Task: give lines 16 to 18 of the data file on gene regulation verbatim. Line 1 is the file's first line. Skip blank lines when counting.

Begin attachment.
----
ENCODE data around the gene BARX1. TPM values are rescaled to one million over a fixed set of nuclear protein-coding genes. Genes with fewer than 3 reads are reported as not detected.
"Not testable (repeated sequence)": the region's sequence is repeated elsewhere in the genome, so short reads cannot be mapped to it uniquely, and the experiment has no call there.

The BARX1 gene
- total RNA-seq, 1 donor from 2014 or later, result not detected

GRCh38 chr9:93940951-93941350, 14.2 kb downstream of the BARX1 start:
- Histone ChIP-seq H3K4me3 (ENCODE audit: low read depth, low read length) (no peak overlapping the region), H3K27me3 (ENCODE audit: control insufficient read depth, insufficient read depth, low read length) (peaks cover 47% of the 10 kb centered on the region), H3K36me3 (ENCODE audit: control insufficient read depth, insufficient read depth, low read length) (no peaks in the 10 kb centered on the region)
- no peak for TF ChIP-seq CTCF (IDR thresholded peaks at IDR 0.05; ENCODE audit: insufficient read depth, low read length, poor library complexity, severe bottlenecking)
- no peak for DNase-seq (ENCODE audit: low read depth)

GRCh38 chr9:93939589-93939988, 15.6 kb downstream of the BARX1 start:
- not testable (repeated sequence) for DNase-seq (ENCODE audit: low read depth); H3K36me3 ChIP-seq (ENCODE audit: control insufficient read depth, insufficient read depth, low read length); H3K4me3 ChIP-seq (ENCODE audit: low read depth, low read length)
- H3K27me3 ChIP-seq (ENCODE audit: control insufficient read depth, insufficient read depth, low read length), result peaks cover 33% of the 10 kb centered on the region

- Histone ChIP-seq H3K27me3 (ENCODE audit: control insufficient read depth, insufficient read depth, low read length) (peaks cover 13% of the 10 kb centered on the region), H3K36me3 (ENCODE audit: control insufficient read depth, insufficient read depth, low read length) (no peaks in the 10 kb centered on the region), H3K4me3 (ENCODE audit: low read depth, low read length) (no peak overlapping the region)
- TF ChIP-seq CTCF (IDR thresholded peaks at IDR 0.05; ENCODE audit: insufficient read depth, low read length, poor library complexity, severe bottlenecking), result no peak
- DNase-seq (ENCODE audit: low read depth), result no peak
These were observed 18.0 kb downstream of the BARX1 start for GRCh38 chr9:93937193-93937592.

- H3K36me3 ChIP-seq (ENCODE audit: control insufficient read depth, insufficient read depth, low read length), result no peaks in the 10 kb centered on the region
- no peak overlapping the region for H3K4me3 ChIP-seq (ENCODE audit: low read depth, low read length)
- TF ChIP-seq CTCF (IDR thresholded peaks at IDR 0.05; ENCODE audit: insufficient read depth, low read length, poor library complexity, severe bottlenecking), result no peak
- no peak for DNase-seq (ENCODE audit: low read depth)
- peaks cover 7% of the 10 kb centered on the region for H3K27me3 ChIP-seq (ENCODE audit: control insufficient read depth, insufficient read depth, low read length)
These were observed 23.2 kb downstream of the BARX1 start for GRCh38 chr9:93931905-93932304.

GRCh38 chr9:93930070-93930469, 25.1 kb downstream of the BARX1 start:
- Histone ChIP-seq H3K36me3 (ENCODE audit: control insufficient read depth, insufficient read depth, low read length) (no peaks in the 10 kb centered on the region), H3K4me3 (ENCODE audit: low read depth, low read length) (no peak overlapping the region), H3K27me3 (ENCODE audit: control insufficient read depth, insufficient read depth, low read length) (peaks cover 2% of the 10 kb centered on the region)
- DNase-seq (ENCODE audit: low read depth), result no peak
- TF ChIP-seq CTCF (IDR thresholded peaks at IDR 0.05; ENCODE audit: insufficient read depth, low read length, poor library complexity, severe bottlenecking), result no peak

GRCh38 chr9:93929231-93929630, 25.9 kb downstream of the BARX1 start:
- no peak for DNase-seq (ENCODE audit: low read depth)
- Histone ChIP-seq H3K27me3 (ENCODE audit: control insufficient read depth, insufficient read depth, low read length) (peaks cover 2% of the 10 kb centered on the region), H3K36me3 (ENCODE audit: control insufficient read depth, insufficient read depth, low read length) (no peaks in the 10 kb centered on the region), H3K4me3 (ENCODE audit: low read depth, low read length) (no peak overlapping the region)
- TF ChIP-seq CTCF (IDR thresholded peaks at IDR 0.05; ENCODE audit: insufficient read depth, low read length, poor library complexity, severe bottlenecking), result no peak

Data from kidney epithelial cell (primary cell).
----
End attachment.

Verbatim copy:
- H3K36me3 ChIP-seq (ENCODE audit: control insufficient read depth, insufficient read depth, low read length), result no peaks in the 10 kb centered on the region
- no peak overlapping the region for H3K4me3 ChIP-seq (ENCODE audit: low read depth, low read length)
- TF ChIP-seq CTCF (IDR thresholded peaks at IDR 0.05; ENCODE audit: insufficient read depth, low read length, poor library complexity, severe bottlenecking), result no peak